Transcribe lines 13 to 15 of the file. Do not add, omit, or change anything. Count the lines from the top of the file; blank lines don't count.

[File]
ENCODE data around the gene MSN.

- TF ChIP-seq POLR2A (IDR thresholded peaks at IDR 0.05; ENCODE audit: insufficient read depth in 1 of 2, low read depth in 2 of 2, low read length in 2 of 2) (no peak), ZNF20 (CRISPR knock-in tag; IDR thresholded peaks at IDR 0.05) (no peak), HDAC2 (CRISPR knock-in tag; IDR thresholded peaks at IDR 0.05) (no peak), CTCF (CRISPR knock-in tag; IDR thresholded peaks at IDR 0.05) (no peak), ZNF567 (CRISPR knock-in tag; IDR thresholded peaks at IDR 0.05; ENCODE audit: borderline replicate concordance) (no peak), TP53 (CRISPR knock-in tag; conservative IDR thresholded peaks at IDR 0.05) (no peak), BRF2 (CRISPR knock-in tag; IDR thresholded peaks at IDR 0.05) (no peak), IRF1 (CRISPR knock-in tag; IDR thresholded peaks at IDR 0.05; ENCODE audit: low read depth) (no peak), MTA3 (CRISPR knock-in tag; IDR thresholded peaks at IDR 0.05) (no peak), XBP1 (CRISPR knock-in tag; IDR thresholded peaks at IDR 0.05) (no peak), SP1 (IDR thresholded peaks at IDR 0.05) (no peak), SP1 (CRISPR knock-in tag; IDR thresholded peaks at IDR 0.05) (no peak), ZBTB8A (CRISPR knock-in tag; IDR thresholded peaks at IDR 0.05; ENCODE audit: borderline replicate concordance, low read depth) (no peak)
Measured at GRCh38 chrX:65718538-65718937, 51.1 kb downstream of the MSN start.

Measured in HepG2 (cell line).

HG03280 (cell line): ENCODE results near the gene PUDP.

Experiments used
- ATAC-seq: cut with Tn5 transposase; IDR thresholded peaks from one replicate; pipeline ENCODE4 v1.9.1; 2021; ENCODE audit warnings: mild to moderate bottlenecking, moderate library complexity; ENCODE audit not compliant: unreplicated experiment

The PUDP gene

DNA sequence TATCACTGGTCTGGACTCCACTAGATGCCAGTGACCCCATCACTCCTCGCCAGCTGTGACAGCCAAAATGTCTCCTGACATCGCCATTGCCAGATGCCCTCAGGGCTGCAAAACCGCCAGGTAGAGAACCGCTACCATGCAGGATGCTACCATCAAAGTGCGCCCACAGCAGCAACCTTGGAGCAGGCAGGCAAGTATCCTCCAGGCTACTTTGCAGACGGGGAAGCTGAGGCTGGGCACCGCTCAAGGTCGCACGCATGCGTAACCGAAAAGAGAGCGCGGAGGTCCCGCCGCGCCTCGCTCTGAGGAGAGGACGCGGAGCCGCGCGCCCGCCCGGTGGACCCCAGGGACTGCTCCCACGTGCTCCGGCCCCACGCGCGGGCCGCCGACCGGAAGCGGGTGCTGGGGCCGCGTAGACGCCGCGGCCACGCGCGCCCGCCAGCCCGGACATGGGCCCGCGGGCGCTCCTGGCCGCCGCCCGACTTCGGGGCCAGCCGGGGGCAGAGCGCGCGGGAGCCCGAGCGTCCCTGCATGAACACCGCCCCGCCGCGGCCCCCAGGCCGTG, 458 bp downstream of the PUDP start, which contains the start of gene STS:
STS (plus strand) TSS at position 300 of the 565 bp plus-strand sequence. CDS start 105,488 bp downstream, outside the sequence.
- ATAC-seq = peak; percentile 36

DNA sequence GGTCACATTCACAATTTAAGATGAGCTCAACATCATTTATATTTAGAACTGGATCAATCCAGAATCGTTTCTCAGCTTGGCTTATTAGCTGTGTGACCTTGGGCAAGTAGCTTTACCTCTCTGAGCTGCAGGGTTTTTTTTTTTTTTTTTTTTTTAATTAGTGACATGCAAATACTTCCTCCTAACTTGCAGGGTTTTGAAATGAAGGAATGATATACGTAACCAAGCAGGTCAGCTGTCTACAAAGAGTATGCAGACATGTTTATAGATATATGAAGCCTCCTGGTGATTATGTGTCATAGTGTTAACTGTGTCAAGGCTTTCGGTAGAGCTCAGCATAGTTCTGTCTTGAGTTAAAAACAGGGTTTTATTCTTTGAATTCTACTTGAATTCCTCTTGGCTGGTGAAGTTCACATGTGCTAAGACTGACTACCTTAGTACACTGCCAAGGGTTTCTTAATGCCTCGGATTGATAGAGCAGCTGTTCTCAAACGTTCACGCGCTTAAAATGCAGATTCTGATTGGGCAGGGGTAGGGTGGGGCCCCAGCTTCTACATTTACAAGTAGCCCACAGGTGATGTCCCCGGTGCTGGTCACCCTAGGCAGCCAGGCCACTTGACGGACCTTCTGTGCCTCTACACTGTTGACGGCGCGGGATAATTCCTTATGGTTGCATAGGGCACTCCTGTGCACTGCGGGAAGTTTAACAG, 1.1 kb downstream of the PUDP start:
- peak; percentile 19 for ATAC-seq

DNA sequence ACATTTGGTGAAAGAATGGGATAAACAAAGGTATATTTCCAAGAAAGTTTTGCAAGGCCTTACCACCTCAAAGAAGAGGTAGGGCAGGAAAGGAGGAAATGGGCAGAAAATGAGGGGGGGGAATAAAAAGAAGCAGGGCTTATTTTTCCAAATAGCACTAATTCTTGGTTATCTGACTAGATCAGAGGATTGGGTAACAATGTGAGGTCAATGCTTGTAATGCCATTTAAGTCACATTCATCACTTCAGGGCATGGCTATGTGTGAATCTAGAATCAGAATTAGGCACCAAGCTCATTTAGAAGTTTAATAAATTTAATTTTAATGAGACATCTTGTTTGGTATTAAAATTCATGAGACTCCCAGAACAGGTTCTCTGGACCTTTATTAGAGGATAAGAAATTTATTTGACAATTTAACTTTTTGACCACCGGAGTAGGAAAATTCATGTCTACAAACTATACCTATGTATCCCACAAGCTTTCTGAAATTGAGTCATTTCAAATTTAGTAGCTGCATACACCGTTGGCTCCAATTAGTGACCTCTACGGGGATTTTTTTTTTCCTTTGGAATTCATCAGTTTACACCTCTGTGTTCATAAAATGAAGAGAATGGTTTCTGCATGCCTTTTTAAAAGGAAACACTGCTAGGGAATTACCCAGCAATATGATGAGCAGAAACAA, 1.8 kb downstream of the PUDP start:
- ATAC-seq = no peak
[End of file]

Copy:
- peak; percentile 19 for ATAC-seq

DNA sequence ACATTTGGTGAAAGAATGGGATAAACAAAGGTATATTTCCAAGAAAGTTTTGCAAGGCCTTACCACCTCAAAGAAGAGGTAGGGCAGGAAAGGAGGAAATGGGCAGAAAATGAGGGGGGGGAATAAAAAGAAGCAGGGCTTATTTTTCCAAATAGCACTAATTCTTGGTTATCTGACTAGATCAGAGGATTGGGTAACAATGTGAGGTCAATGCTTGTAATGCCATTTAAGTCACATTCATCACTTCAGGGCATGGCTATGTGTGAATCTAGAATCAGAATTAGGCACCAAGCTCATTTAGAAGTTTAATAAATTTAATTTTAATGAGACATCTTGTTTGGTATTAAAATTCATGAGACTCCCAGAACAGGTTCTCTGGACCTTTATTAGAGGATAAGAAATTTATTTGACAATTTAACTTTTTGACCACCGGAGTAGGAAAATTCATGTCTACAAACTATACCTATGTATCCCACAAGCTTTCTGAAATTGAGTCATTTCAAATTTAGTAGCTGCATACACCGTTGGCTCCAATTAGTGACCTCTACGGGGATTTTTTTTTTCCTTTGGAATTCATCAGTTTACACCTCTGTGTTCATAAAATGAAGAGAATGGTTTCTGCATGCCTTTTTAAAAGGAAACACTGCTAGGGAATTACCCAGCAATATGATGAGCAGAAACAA, 1.8 kb downstream of the PUDP start:
- ATAC-seq = no peak